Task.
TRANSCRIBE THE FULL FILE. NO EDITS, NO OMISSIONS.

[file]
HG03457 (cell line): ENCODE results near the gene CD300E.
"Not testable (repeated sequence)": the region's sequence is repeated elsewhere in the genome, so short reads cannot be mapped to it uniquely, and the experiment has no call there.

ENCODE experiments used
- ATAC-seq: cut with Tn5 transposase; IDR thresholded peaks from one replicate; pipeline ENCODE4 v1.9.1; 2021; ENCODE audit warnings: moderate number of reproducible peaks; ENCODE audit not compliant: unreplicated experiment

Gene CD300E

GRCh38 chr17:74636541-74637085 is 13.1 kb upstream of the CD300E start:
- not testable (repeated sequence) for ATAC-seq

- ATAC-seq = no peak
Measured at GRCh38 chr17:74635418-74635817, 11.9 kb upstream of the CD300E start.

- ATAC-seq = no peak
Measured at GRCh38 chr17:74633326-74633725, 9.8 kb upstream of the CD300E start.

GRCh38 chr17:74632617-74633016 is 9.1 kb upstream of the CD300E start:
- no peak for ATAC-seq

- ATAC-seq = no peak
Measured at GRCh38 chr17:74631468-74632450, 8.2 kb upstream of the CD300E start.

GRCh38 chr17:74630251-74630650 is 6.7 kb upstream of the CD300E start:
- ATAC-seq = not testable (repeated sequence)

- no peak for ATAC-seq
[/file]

HG03457 (cell line): ENCODE results near the gene CD300E.
"Not testable (repeated sequence)": the region's sequence is repeated elsewhere in the genome, so short reads cannot be mapped to it uniquely, and the experiment has no call there.

ENCODE experiments used
- ATAC-seq: cut with Tn5 transposase; IDR thresholded peaks from one replicate; pipeline ENCODE4 v1.9.1; 2021; ENCODE audit warnings: moderate number of reproducible peaks; ENCODE audit not compliant: unreplicated experiment

Gene CD300E

GRCh38 chr17:74636541-74637085 is 13.1 kb upstream of the CD300E start:
- not testable (repeated sequence) for ATAC-seq

- ATAC-seq = no peak
Measured at GRCh38 chr17:74635418-74635817, 11.9 kb upstream of the CD300E start.

- ATAC-seq = no peak
Measured at GRCh38 chr17:74633326-74633725, 9.8 kb upstream of the CD300E start.

GRCh38 chr17:74632617-74633016 is 9.1 kb upstream of the CD300E start:
- no peak for ATAC-seq

- ATAC-seq = no peak
Measured at GRCh38 chr17:74631468-74632450, 8.2 kb upstream of the CD300E start.

GRCh38 chr17:74630251-74630650 is 6.7 kb upstream of the CD300E start:
- ATAC-seq = not testable (repeated sequence)

- no peak for ATAC-seq